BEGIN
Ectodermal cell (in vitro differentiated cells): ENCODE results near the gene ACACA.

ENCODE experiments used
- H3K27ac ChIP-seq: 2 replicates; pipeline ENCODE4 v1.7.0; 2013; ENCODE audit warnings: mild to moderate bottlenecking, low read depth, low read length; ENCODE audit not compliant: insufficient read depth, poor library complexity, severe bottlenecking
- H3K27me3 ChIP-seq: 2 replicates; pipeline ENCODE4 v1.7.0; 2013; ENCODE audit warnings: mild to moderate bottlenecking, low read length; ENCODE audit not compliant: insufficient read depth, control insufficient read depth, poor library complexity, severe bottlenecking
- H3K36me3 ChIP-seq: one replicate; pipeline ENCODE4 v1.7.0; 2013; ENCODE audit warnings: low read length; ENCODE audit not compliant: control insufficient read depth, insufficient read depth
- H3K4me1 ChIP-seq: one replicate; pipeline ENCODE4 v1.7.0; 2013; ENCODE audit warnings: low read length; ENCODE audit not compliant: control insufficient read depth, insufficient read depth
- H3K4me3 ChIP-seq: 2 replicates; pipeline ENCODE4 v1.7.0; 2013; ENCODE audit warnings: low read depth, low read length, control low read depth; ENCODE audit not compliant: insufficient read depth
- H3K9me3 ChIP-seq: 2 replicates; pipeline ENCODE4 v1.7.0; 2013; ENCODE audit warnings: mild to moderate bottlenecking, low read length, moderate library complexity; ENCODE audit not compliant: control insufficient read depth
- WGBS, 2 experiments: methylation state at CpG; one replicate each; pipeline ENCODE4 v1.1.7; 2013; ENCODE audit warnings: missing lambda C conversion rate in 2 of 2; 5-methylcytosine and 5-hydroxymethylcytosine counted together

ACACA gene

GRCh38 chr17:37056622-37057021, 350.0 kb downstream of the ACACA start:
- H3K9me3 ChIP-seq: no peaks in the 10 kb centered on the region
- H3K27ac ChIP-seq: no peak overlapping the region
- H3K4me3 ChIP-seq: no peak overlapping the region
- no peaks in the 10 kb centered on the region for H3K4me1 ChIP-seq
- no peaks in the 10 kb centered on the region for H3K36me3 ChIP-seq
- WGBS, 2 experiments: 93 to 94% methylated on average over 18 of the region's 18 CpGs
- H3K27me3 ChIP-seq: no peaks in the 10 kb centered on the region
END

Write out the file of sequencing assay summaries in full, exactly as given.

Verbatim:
Ectodermal cell (in vitro differentiated cells): ENCODE results near the gene ACACA.

ENCODE experiments used
- H3K27ac ChIP-seq: 2 replicates; pipeline ENCODE4 v1.7.0; 2013; ENCODE audit warnings: mild to moderate bottlenecking, low read depth, low read length; ENCODE audit not compliant: insufficient read depth, poor library complexity, severe bottlenecking
- H3K27me3 ChIP-seq: 2 replicates; pipeline ENCODE4 v1.7.0; 2013; ENCODE audit warnings: mild to moderate bottlenecking, low read length; ENCODE audit not compliant: insufficient read depth, control insufficient read depth, poor library complexity, severe bottlenecking
- H3K36me3 ChIP-seq: one replicate; pipeline ENCODE4 v1.7.0; 2013; ENCODE audit warnings: low read length; ENCODE audit not compliant: control insufficient read depth, insufficient read depth
- H3K4me1 ChIP-seq: one replicate; pipeline ENCODE4 v1.7.0; 2013; ENCODE audit warnings: low read length; ENCODE audit not compliant: control insufficient read depth, insufficient read depth
- H3K4me3 ChIP-seq: 2 replicates; pipeline ENCODE4 v1.7.0; 2013; ENCODE audit warnings: low read depth, low read length, control low read depth; ENCODE audit not compliant: insufficient read depth
- H3K9me3 ChIP-seq: 2 replicates; pipeline ENCODE4 v1.7.0; 2013; ENCODE audit warnings: mild to moderate bottlenecking, low read length, moderate library complexity; ENCODE audit not compliant: control insufficient read depth
- WGBS, 2 experiments: methylation state at CpG; one replicate each; pipeline ENCODE4 v1.1.7; 2013; ENCODE audit warnings: missing lambda C conversion rate in 2 of 2; 5-methylcytosine and 5-hydroxymethylcytosine counted together

ACACA gene

GRCh38 chr17:37056622-37057021, 350.0 kb downstream of the ACACA start:
- H3K9me3 ChIP-seq: no peaks in the 10 kb centered on the region
- H3K27ac ChIP-seq: no peak overlapping the region
- H3K4me3 ChIP-seq: no peak overlapping the region
- no peaks in the 10 kb centered on the region for H3K4me1 ChIP-seq
- no peaks in the 10 kb centered on the region for H3K36me3 ChIP-seq
- WGBS, 2 experiments: 93 to 94% methylated on average over 18 of the region's 18 CpGs
- H3K27me3 ChIP-seq: no peaks in the 10 kb centered on the region